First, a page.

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Thinking out loud for a sec:
In theory I can edit an SSH private key and create a new public key from it using ssh-keygen -y. I know depending on my edit I may decrease entropy, but apart from that what speaks against making part of a private key read what I want?

@alinanorakari In the case of RSA, the private key is based on two prime numbers. If you edit the key, then the result will probably no longer satisfy this condition. Your software may reject the key, crash, or use the key as-is, which would make it much easier to crack.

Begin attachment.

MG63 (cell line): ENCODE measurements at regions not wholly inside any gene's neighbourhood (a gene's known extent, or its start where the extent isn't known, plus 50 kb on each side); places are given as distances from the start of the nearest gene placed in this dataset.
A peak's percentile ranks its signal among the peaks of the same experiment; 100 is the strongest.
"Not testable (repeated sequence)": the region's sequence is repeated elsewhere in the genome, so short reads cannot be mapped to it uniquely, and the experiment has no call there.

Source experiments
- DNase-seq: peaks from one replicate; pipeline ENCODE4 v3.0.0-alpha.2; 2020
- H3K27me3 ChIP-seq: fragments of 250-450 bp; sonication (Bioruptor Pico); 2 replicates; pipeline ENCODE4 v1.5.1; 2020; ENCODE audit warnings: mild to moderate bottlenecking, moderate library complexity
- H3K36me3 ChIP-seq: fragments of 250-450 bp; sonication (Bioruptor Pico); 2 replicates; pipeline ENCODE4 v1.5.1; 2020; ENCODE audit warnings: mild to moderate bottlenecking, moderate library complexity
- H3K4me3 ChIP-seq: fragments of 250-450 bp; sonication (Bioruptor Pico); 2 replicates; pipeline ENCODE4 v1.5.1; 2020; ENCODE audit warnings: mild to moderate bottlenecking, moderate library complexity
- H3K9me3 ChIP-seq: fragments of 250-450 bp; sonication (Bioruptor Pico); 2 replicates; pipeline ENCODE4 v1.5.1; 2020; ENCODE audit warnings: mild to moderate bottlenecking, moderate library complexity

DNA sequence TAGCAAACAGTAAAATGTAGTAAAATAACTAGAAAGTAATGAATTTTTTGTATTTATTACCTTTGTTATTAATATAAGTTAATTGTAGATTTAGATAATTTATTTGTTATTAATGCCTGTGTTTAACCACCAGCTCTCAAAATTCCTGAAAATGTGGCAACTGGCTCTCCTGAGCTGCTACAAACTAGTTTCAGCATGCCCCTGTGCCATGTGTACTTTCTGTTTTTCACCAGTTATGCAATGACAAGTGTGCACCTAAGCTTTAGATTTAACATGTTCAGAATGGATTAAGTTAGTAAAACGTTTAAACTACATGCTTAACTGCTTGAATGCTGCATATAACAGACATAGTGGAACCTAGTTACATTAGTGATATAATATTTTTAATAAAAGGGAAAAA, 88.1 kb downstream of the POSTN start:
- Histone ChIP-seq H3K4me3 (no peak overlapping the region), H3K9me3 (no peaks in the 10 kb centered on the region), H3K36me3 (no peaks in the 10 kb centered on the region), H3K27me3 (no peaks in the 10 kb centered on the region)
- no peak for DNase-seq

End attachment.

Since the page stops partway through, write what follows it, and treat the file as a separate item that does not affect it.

@samgai I'm sure the redundancy doubles as plausibility check material

@alinanorakari
Apart from making it objectively less secure, nothing.

But it's like asking "if I don't care to live, is walking a tightrope between skyscrapers *really* that risky?"

The beginning statement more or less nullifies the question by negating the necessary context. If you don't care about life, nothing is risky.

If you don't care about maximizing entropy, everything is totally secure. Just don't worry about it.

@sunbearshaman please relax. I am always thinking about how to make fun parts for a digital scavenger hunt. Sadly the formats seem to be much more specific than I thought and contain very specific places for primes and exponents etc, so it seems to be off the table then anyway

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